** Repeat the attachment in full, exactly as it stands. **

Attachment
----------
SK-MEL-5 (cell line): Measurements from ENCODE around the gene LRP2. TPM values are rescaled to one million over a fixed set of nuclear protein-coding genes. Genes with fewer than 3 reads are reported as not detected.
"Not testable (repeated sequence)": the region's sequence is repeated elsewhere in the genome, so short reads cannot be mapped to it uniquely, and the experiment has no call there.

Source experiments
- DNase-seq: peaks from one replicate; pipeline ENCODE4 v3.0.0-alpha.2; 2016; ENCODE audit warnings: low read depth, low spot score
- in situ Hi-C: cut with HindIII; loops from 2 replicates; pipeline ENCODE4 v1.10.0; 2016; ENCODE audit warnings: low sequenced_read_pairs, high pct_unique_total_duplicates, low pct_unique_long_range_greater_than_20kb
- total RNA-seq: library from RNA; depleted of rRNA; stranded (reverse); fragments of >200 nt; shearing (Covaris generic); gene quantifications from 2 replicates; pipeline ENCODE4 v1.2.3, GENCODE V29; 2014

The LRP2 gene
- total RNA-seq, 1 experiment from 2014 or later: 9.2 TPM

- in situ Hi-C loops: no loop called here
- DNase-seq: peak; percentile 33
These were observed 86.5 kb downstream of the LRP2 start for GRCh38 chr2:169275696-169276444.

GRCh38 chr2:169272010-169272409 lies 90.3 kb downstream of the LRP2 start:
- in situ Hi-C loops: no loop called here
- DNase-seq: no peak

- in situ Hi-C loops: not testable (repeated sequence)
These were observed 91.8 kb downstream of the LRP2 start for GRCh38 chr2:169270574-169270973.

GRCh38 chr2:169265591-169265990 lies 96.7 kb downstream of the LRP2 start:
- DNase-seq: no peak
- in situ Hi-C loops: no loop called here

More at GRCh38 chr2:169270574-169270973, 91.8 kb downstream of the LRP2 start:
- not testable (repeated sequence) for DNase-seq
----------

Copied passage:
SK-MEL-5 (cell line): Measurements from ENCODE around the gene LRP2. TPM values are rescaled to one million over a fixed set of nuclear protein-coding genes. Genes with fewer than 3 reads are reported as not detected.
"Not testable (repeated sequence)": the region's sequence is repeated elsewhere in the genome, so short reads cannot be mapped to it uniquely, and the experiment has no call there.

Source experiments
- DNase-seq: peaks from one replicate; pipeline ENCODE4 v3.0.0-alpha.2; 2016; ENCODE audit warnings: low read depth, low spot score
- in situ Hi-C: cut with HindIII; loops from 2 replicates; pipeline ENCODE4 v1.10.0; 2016; ENCODE audit warnings: low sequenced_read_pairs, high pct_unique_total_duplicates, low pct_unique_long_range_greater_than_20kb
- total RNA-seq: library from RNA; depleted of rRNA; stranded (reverse); fragments of >200 nt; shearing (Covaris generic); gene quantifications from 2 replicates; pipeline ENCODE4 v1.2.3, GENCODE V29; 2014

The LRP2 gene
- total RNA-seq, 1 experiment from 2014 or later: 9.2 TPM

- in situ Hi-C loops: no loop called here
- DNase-seq: peak; percentile 33
These were observed 86.5 kb downstream of the LRP2 start for GRCh38 chr2:169275696-169276444.

GRCh38 chr2:169272010-169272409 lies 90.3 kb downstream of the LRP2 start:
- in situ Hi-C loops: no loop called here
- DNase-seq: no peak

- in situ Hi-C loops: not testable (repeated sequence)
These were observed 91.8 kb downstream of the LRP2 start for GRCh38 chr2:169270574-169270973.

GRCh38 chr2:169265591-169265990 lies 96.7 kb downstream of the LRP2 start:
- DNase-seq: no peak
- in situ Hi-C loops: no loop called here

More at GRCh38 chr2:169270574-169270973, 91.8 kb downstream of the LRP2 start:
- not testable (repeated sequence) for DNase-seq